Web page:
Financial Crisis Losses and Potential Impacts of the Dodd- Frank Act

January 16, 2013

What GAO Found

The 2007-2009 financial crisis has been associated with large economic losses and increased fiscal challenges. Studies estimating the losses of financial crises based on lost output (value of goods and services not produced) suggest losses associated with the recent crisis could range from a few trillion dollars to over $10 trillion. Also associated with the crisis were large declines in employment, household wealth, and other economic indicators. Some studies suggest the crisis could have long-lasting effects: for example, high unemployment, if persistent, could lead to skill erosion and lower future earnings for those affected. Finally, since the crisis began, federal, state, and local governments have faced greater fiscal challenges, in part because of reduced tax revenues from lower economic activity and increased spending to mitigate the impact of the recession.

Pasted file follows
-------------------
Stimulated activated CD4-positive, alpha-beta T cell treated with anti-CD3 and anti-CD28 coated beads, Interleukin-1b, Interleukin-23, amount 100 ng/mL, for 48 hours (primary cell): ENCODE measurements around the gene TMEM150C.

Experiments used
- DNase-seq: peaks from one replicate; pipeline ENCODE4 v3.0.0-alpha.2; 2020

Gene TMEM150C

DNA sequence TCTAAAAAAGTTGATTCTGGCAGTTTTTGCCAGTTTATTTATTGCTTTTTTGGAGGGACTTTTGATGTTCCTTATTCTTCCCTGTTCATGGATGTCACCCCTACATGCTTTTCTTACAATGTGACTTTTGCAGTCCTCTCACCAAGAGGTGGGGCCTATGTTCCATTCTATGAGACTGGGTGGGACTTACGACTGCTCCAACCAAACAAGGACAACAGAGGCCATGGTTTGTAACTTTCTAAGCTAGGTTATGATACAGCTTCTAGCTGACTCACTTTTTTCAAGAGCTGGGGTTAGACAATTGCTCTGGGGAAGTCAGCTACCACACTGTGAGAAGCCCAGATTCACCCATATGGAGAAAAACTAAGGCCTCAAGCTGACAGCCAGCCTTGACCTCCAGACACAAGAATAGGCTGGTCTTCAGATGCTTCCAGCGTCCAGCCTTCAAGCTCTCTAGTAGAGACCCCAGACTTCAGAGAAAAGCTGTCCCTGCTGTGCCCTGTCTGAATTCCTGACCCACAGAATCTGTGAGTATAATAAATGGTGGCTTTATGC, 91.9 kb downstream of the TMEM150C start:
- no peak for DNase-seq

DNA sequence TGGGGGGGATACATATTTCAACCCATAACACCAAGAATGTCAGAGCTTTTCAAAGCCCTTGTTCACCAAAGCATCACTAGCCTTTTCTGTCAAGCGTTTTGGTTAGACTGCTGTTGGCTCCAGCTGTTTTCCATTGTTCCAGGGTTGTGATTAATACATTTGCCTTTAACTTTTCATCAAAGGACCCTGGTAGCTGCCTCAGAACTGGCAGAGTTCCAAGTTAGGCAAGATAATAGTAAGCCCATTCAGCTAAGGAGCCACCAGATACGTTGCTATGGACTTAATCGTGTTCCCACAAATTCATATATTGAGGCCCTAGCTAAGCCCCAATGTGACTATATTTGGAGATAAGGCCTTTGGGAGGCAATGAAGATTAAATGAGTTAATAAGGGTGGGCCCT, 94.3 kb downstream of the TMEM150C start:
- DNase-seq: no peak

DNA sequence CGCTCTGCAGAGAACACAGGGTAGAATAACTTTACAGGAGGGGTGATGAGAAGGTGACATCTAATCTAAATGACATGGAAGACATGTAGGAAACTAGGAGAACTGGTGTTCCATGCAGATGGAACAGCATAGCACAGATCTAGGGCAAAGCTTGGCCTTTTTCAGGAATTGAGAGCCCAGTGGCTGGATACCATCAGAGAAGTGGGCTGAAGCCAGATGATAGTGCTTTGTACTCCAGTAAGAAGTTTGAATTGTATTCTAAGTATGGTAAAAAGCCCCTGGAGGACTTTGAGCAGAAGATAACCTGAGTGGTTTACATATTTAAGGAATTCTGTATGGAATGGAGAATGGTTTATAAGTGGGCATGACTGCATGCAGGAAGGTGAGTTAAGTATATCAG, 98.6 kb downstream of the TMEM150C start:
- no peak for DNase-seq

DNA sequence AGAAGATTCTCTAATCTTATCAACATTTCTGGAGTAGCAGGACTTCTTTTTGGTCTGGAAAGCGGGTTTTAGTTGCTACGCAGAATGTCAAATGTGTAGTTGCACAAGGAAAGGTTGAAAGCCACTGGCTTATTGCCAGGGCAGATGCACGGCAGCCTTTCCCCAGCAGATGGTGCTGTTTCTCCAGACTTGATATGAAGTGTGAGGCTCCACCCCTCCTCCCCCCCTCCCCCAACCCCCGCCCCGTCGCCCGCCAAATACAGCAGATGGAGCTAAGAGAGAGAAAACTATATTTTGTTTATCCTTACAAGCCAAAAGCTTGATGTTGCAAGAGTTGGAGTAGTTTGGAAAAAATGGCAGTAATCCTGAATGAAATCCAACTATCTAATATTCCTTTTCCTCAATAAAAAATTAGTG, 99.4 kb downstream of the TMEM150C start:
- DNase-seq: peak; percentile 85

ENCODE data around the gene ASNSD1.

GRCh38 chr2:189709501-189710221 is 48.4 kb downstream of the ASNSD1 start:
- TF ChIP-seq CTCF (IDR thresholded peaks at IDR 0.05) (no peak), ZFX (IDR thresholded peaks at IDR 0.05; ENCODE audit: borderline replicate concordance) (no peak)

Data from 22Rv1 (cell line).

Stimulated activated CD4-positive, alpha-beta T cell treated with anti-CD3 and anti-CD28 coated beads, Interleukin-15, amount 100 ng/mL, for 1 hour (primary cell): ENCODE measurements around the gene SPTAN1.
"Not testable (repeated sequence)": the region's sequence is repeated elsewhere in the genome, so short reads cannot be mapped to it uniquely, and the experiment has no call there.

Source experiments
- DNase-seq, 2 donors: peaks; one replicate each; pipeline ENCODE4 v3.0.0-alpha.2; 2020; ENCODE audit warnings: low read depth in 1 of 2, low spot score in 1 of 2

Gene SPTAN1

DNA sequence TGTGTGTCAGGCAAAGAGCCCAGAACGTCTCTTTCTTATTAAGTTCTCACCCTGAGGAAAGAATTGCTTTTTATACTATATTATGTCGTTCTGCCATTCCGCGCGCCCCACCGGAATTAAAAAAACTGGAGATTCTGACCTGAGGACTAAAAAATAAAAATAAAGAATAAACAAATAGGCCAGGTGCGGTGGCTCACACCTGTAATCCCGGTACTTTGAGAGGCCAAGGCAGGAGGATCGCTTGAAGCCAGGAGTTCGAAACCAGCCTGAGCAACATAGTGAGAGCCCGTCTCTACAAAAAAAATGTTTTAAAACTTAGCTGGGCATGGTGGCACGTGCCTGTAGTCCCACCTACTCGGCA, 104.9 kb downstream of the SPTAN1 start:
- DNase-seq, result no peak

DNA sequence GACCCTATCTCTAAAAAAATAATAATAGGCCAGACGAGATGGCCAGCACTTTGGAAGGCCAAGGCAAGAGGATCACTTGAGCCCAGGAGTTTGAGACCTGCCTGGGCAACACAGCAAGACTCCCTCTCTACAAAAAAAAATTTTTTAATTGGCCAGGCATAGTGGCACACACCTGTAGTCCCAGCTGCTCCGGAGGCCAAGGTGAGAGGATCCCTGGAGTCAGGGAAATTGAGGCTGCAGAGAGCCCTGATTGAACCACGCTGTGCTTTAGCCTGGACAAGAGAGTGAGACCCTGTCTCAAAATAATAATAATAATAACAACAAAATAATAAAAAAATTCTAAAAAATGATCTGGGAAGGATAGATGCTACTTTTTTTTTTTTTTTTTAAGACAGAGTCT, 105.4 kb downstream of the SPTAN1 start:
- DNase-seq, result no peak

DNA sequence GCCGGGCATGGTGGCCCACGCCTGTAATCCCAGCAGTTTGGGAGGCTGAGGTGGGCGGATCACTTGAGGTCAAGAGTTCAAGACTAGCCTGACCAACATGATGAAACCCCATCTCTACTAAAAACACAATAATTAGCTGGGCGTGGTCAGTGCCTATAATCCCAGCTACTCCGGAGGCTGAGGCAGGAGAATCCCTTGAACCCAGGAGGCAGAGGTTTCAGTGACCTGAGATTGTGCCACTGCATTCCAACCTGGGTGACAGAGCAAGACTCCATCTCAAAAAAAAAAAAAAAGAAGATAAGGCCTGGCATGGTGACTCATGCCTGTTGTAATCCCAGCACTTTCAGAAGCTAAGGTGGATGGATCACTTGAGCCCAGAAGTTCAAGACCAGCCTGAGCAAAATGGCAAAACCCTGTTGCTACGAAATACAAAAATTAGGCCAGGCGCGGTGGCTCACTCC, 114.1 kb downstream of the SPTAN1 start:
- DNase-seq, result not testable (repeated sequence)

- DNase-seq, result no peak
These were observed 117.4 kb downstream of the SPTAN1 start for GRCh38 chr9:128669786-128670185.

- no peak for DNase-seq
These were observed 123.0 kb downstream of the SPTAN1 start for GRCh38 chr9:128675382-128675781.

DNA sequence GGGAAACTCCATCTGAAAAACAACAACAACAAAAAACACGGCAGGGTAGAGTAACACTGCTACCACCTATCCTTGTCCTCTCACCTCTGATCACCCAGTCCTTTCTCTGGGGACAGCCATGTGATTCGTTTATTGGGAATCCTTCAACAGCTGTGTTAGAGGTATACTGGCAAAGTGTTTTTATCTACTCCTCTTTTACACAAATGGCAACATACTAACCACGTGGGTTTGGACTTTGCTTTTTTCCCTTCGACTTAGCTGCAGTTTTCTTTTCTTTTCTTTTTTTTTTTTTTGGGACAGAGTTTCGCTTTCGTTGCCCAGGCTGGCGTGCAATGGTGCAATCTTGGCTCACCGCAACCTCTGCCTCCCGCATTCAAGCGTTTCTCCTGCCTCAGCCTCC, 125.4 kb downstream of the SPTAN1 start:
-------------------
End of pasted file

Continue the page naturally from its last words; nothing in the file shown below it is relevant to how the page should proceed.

While the Dodd-Frank Wall Street Reform and Consumer Protection Act's (Dodd- Frank Act) reforms could enhance the stability of the U.S. financial system and provide other benefits, the extent to which such benefits materialize will depend on many factors whose effects are difficult to predict. According to some academics, industry representatives, and others, a number of the act's provisions could help reduce the probability or severity of a future crisis and thereby avoid or reduce the associated losses. These include subjecting large, complex financial institutions to enhanced prudential supervision, authorizing regulators to liquidate a financial firm whose failure could pose systemic risk, and regulating certain complex financial instruments. In contrast, some experts maintain these measures will not help reduce the probability or severity of a future crisis, while others note that their effectiveness will depend on how they are implemented by regulators, including through their rulemakings, and other factors, such as how financial firms respond to the new requirements. Quantifying the act's potential benefits is difficult, but several studies have framed potential benefits of certain reforms by estimating output losses that could be avoided if the reforms lowered the probability of a future crisis.

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